Now Reading
A Bethel Pastor Posted, Then Deleted, an Apology for Prophesying Trump Would Win

A Bethel Pastor Posted, Then Deleted, an Apology for Prophesying Trump Would Win

Kris Vallotton is a senior associate leader at Bethel Church in Redding, California who made headlines for prophesying that President Donald Trump would clinch a second term in the U.S. election. On Tuesday, Vallotton took to Instagram to apologize for dropping the prophecy ball, seeing as Joe Biden has won and all.

“I was wrong,” Vallotton admited. “I take full responsibility for being wrong. There’s no excuse for it. I think it doesn’t make me a false prophet, but it does actually create a credibility gap. And a lot of people trust me, trust my ministry and I want to say I’m very sorry for everyone who put their trust in me.”

Vallotton’s video, which was first spotted by Redding Record Searchlight, has since been deleted. In a new Instagram post, Vallotton said that he “decided to wait until the official vote count is complete as it appears that there is a significant amount of discrepancy in the process.” Vallotton did not produce any evidence for this “significant amount of discrepancy in the process” but claims of widespread voter fraud from Trump and his allies have so far amounted to hot air.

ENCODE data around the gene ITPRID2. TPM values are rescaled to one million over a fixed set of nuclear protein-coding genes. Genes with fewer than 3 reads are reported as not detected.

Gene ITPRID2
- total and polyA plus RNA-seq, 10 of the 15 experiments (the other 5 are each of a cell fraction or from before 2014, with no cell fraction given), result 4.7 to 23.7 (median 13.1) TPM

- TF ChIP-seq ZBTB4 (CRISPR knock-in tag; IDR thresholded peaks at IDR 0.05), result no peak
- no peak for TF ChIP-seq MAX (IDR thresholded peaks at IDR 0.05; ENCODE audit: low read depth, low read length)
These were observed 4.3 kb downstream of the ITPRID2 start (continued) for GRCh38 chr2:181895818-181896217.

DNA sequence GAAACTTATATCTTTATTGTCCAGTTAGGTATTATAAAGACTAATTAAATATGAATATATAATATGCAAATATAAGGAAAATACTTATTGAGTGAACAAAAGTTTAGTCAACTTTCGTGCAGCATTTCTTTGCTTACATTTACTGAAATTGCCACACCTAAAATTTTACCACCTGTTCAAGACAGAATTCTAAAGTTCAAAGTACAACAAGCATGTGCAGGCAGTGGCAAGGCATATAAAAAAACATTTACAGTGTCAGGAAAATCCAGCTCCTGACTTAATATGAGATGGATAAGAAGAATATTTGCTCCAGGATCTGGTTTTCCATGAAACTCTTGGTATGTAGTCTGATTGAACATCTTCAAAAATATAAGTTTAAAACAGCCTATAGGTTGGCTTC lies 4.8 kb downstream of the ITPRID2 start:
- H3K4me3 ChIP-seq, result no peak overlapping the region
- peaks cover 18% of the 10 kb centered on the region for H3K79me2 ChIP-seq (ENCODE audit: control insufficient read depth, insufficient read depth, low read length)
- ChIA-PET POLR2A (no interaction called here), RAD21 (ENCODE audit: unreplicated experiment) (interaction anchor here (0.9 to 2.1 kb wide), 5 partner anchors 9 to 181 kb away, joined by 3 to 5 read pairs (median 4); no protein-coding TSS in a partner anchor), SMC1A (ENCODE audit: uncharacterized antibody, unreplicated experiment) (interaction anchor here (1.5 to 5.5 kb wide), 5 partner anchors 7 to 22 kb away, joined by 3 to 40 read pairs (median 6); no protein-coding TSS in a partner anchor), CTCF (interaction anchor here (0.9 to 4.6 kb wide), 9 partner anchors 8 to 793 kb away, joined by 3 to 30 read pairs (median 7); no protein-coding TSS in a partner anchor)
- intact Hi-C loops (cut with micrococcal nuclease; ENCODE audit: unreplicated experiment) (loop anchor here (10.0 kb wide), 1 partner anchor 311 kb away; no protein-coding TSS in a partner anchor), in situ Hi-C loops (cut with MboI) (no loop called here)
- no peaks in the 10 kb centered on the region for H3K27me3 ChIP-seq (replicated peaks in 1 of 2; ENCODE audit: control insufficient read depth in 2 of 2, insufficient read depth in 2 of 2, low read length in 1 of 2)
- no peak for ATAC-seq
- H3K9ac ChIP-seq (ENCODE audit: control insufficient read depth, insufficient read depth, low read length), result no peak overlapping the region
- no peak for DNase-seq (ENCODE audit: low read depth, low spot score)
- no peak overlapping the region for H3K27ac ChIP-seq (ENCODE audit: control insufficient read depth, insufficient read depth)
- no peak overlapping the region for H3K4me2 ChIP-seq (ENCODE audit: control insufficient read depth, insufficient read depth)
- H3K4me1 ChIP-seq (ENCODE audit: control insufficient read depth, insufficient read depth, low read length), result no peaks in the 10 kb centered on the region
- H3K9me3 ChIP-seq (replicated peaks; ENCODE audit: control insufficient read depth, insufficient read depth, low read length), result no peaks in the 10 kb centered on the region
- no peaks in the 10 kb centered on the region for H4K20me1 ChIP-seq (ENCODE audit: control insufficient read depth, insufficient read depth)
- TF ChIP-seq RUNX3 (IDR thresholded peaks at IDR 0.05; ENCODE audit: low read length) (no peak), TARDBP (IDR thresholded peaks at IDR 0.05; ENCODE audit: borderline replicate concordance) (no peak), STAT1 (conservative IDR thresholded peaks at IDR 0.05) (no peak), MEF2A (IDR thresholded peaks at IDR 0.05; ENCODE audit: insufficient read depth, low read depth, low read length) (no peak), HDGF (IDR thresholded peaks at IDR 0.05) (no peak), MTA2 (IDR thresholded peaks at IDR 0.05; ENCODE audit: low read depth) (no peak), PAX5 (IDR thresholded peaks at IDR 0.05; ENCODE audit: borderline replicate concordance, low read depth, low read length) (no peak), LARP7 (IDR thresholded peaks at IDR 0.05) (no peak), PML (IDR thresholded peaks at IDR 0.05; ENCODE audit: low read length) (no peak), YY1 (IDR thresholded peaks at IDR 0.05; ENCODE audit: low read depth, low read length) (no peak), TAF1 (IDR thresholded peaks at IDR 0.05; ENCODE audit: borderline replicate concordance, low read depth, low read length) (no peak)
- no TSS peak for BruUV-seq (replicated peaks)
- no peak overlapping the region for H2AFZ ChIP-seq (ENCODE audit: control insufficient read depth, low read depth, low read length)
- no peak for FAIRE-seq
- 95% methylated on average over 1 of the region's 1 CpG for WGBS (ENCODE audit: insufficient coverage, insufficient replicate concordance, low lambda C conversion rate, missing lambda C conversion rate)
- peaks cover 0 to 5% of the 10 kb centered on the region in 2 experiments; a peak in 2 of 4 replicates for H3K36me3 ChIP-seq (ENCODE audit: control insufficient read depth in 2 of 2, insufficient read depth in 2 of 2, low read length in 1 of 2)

Bethel Church is the force behind the influential Bethel Music and the School of Supernatural Ministry. With 11,000 members, it can count around 10 percent of Redding, California’s total populace as part of its congregation. Record Searchlight noted that Bethel senior leader Beni Johnson had a very different reaction than Vallotton did, warning her followers that Biden’s victory heralded a coming age of “so much destruction.”

“I’m fighting, not just for my president, I’m fighting for the freedom of our country,” she said in a video posted to Instagram. “Listen, I’m a feeler; I’m a seer. I can see what’s gonna happen in the future, and let me tell you, if this man, which if — and that’s a big if — he gets in, we’re going to see so much destruction. You talk about disunity. Oh my gosh.”

Johnson’s husband Bill Johnson has been pastor of Bethel Church since 1996. On social media, Vallotton and Johnson have been publicly at odds over the correct response to the COVID-19 pandemic.

© 2023 RELEVANT Media Group, Inc. All Rights Reserved.

Scroll To Top

You’re reading our ad-supported experience

For our premium ad-free experience, including exclusive podcasts, issues and more, subscribe to

Plans start as low as $2.50/mo